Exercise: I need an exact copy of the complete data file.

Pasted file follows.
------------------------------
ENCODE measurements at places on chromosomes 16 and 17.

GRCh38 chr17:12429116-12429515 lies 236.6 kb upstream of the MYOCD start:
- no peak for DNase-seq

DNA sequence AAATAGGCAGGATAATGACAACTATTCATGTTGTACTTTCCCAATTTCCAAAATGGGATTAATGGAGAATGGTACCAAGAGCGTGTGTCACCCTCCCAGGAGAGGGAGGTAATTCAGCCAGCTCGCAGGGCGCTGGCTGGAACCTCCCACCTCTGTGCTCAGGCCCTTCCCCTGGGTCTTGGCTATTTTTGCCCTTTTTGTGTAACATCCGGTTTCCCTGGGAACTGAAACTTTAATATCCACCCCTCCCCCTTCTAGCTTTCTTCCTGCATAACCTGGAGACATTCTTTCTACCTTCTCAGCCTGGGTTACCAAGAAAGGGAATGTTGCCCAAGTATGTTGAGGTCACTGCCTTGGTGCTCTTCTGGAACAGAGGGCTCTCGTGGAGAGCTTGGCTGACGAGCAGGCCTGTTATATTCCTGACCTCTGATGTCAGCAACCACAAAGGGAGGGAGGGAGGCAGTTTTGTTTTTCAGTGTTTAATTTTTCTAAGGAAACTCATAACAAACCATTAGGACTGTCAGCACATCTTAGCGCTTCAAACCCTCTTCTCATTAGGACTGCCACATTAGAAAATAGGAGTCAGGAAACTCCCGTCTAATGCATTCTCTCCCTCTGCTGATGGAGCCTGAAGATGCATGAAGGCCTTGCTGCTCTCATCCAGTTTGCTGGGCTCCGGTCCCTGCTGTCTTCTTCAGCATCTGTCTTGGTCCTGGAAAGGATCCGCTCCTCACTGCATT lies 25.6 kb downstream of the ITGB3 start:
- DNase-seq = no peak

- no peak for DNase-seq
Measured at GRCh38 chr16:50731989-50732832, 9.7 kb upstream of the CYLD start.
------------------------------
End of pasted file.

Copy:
ENCODE measurements at places on chromosomes 16 and 17.

GRCh38 chr17:12429116-12429515 lies 236.6 kb upstream of the MYOCD start:
- no peak for DNase-seq

DNA sequence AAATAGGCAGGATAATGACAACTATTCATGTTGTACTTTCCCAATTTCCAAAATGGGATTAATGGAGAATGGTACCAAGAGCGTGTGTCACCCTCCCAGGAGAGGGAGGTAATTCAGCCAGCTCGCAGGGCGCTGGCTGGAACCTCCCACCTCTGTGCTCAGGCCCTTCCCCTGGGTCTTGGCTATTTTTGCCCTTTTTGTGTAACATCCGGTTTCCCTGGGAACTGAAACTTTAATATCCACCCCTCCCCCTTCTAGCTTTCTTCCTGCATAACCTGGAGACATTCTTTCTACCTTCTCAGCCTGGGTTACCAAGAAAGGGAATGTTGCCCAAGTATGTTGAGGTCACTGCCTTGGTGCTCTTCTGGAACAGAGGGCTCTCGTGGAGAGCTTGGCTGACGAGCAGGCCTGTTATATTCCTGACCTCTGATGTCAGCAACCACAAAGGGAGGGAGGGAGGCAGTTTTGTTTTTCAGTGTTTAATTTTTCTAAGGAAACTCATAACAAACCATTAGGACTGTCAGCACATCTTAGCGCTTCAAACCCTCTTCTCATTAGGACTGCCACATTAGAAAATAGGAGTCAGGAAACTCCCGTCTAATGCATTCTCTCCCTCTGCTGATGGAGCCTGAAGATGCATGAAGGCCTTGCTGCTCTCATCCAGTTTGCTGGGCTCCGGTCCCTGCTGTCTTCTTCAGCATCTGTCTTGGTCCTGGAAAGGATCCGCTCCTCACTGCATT lies 25.6 kb downstream of the ITGB3 start:
- DNase-seq = no peak

- no peak for DNase-seq
Measured at GRCh38 chr16:50731989-50732832, 9.7 kb upstream of the CYLD start.